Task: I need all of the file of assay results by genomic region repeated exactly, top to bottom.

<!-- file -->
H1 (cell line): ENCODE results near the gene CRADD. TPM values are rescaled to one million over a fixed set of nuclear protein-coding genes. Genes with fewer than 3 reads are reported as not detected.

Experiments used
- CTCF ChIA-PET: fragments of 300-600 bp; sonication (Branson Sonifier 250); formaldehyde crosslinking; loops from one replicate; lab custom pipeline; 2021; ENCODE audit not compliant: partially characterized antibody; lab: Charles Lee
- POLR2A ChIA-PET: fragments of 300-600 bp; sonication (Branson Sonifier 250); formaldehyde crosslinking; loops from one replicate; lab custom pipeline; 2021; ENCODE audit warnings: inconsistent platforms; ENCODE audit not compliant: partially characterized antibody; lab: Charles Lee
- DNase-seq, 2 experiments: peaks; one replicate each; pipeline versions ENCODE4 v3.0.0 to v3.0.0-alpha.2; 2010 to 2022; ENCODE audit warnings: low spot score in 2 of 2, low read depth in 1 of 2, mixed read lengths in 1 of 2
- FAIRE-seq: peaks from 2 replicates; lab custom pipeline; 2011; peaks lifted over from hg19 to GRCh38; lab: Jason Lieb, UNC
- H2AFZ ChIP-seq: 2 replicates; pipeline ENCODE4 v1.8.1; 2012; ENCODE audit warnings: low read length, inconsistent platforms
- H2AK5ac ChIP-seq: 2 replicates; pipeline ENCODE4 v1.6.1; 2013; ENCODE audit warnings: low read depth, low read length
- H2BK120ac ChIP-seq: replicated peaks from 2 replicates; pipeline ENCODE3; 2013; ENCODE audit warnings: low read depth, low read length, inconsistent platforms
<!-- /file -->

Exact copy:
H1 (cell line): ENCODE results near the gene CRADD. TPM values are rescaled to one million over a fixed set of nuclear protein-coding genes. Genes with fewer than 3 reads are reported as not detected.

Experiments used
- CTCF ChIA-PET: fragments of 300-600 bp; sonication (Branson Sonifier 250); formaldehyde crosslinking; loops from one replicate; lab custom pipeline; 2021; ENCODE audit not compliant: partially characterized antibody; lab: Charles Lee
- POLR2A ChIA-PET: fragments of 300-600 bp; sonication (Branson Sonifier 250); formaldehyde crosslinking; loops from one replicate; lab custom pipeline; 2021; ENCODE audit warnings: inconsistent platforms; ENCODE audit not compliant: partially characterized antibody; lab: Charles Lee
- DNase-seq, 2 experiments: peaks; one replicate each; pipeline versions ENCODE4 v3.0.0 to v3.0.0-alpha.2; 2010 to 2022; ENCODE audit warnings: low spot score in 2 of 2, low read depth in 1 of 2, mixed read lengths in 1 of 2
- FAIRE-seq: peaks from 2 replicates; lab custom pipeline; 2011; peaks lifted over from hg19 to GRCh38; lab: Jason Lieb, UNC
- H2AFZ ChIP-seq: 2 replicates; pipeline ENCODE4 v1.8.1; 2012; ENCODE audit warnings: low read length, inconsistent platforms
- H2AK5ac ChIP-seq: 2 replicates; pipeline ENCODE4 v1.6.1; 2013; ENCODE audit warnings: low read depth, low read length
- H2BK120ac ChIP-seq: replicated peaks from 2 replicates; pipeline ENCODE3; 2013; ENCODE audit warnings: low read depth, low read length, inconsistent platforms